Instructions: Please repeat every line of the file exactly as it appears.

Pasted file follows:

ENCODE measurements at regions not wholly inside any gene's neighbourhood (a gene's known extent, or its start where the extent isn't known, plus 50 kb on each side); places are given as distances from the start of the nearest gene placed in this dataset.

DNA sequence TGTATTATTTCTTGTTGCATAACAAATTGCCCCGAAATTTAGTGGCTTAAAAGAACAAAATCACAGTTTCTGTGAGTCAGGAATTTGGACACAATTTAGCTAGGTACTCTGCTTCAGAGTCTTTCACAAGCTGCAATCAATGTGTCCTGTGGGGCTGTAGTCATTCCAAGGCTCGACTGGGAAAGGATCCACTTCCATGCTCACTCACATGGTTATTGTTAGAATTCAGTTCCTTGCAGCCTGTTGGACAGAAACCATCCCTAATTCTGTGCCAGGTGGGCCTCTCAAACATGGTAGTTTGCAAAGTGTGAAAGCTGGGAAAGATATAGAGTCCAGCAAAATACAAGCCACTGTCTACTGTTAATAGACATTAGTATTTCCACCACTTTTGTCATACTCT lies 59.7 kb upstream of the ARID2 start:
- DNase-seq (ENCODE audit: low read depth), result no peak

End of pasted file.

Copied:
ENCODE measurements at regions not wholly inside any gene's neighbourhood (a gene's known extent, or its start where the extent isn't known, plus 50 kb on each side); places are given as distances from the start of the nearest gene placed in this dataset.

DNA sequence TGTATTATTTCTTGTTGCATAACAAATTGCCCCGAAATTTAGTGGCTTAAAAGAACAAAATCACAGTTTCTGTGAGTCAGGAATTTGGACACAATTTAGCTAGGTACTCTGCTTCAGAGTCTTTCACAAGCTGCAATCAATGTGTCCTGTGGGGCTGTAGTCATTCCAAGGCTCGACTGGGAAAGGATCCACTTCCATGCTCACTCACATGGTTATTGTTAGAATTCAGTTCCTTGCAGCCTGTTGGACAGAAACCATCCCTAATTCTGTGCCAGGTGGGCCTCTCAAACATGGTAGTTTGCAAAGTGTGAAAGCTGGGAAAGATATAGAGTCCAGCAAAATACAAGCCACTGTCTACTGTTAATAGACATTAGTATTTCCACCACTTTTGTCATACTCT lies 59.7 kb upstream of the ARID2 start:
- DNase-seq (ENCODE audit: low read depth), result no peak